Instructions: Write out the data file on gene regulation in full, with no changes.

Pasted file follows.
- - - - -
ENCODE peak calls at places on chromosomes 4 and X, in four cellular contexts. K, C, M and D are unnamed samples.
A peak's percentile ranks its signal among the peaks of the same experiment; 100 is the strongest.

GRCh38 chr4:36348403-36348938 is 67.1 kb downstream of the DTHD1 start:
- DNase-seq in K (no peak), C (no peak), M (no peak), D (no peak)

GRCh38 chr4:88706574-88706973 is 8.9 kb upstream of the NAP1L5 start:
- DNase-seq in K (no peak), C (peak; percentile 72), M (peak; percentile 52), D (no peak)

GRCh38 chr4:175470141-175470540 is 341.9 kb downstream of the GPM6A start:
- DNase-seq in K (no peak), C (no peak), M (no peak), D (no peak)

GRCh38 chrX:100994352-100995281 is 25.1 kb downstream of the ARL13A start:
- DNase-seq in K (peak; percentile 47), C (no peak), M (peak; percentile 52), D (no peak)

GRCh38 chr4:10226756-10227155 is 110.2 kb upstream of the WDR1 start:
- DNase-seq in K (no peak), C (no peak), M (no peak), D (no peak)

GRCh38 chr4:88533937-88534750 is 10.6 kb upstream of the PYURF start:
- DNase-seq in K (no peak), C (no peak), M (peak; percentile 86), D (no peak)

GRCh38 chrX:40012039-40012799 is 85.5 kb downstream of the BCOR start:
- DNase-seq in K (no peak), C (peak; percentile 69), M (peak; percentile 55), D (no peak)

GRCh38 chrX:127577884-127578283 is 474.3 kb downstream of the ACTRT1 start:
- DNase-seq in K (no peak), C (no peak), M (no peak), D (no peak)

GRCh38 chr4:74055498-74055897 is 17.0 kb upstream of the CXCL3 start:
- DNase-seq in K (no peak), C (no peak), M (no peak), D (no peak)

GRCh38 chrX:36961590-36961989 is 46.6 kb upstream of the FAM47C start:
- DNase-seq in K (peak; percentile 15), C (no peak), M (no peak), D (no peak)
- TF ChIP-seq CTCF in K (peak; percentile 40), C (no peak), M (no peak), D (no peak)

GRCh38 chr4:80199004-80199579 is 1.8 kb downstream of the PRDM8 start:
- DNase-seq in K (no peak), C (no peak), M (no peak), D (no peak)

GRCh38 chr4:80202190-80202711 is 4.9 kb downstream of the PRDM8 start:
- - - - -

ENCODE peak calls at places on chromosomes 4 and X, in four cellular contexts. K, C, M and D are unnamed samples.
A peak's percentile ranks its signal among the peaks of the same experiment; 100 is the strongest.

GRCh38 chr4:36348403-36348938 is 67.1 kb downstream of the DTHD1 start:
- DNase-seq in K (no peak), C (no peak), M (no peak), D (no peak)

GRCh38 chr4:88706574-88706973 is 8.9 kb upstream of the NAP1L5 start:
- DNase-seq in K (no peak), C (peak; percentile 72), M (peak; percentile 52), D (no peak)

GRCh38 chr4:175470141-175470540 is 341.9 kb downstream of the GPM6A start:
- DNase-seq in K (no peak), C (no peak), M (no peak), D (no peak)

GRCh38 chrX:100994352-100995281 is 25.1 kb downstream of the ARL13A start:
- DNase-seq in K (peak; percentile 47), C (no peak), M (peak; percentile 52), D (no peak)

GRCh38 chr4:10226756-10227155 is 110.2 kb upstream of the WDR1 start:
- DNase-seq in K (no peak), C (no peak), M (no peak), D (no peak)

GRCh38 chr4:88533937-88534750 is 10.6 kb upstream of the PYURF start:
- DNase-seq in K (no peak), C (no peak), M (peak; percentile 86), D (no peak)

GRCh38 chrX:40012039-40012799 is 85.5 kb downstream of the BCOR start:
- DNase-seq in K (no peak), C (peak; percentile 69), M (peak; percentile 55), D (no peak)

GRCh38 chrX:127577884-127578283 is 474.3 kb downstream of the ACTRT1 start:
- DNase-seq in K (no peak), C (no peak), M (no peak), D (no peak)

GRCh38 chr4:74055498-74055897 is 17.0 kb upstream of the CXCL3 start:
- DNase-seq in K (no peak), C (no peak), M (no peak), D (no peak)

GRCh38 chrX:36961590-36961989 is 46.6 kb upstream of the FAM47C start:
- DNase-seq in K (peak; percentile 15), C (no peak), M (no peak), D (no peak)
- TF ChIP-seq CTCF in K (peak; percentile 40), C (no peak), M (no peak), D (no peak)

GRCh38 chr4:80199004-80199579 is 1.8 kb downstream of the PRDM8 start:
- DNase-seq in K (no peak), C (no peak), M (no peak), D (no peak)

GRCh38 chr4:80202190-80202711 is 4.9 kb downstream of the PRDM8 start: